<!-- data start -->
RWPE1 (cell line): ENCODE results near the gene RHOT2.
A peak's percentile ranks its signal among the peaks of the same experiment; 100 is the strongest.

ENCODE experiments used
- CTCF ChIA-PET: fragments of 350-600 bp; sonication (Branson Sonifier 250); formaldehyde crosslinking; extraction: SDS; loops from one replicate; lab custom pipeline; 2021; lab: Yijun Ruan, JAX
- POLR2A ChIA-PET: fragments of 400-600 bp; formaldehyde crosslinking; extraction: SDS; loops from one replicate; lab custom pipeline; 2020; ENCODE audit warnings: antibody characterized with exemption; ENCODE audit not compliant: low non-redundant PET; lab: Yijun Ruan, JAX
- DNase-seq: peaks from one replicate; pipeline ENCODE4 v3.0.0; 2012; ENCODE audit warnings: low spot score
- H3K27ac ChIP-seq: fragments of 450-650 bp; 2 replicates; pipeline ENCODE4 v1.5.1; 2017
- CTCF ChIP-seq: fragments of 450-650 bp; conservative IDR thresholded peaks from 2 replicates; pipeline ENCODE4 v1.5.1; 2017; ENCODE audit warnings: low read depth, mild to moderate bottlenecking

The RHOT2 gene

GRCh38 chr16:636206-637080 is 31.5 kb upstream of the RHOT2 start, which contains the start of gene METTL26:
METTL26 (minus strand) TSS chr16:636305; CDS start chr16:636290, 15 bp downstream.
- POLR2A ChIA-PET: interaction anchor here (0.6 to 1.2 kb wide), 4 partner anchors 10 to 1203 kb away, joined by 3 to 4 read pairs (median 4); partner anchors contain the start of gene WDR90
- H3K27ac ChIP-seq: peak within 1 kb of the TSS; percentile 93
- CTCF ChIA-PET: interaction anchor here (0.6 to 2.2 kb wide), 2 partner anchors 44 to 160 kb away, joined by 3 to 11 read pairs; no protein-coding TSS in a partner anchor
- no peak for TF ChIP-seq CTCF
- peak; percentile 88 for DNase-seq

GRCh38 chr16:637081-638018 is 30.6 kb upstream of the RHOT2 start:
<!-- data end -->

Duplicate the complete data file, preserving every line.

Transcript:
RWPE1 (cell line): ENCODE results near the gene RHOT2.
A peak's percentile ranks its signal among the peaks of the same experiment; 100 is the strongest.

ENCODE experiments used
- CTCF ChIA-PET: fragments of 350-600 bp; sonication (Branson Sonifier 250); formaldehyde crosslinking; extraction: SDS; loops from one replicate; lab custom pipeline; 2021; lab: Yijun Ruan, JAX
- POLR2A ChIA-PET: fragments of 400-600 bp; formaldehyde crosslinking; extraction: SDS; loops from one replicate; lab custom pipeline; 2020; ENCODE audit warnings: antibody characterized with exemption; ENCODE audit not compliant: low non-redundant PET; lab: Yijun Ruan, JAX
- DNase-seq: peaks from one replicate; pipeline ENCODE4 v3.0.0; 2012; ENCODE audit warnings: low spot score
- H3K27ac ChIP-seq: fragments of 450-650 bp; 2 replicates; pipeline ENCODE4 v1.5.1; 2017
- CTCF ChIP-seq: fragments of 450-650 bp; conservative IDR thresholded peaks from 2 replicates; pipeline ENCODE4 v1.5.1; 2017; ENCODE audit warnings: low read depth, mild to moderate bottlenecking

The RHOT2 gene

GRCh38 chr16:636206-637080 is 31.5 kb upstream of the RHOT2 start, which contains the start of gene METTL26:
METTL26 (minus strand) TSS chr16:636305; CDS start chr16:636290, 15 bp downstream.
- POLR2A ChIA-PET: interaction anchor here (0.6 to 1.2 kb wide), 4 partner anchors 10 to 1203 kb away, joined by 3 to 4 read pairs (median 4); partner anchors contain the start of gene WDR90
- H3K27ac ChIP-seq: peak within 1 kb of the TSS; percentile 93
- CTCF ChIA-PET: interaction anchor here (0.6 to 2.2 kb wide), 2 partner anchors 44 to 160 kb away, joined by 3 to 11 read pairs; no protein-coding TSS in a partner anchor
- no peak for TF ChIP-seq CTCF
- peak; percentile 88 for DNase-seq

GRCh38 chr16:637081-638018 is 30.6 kb upstream of the RHOT2 start: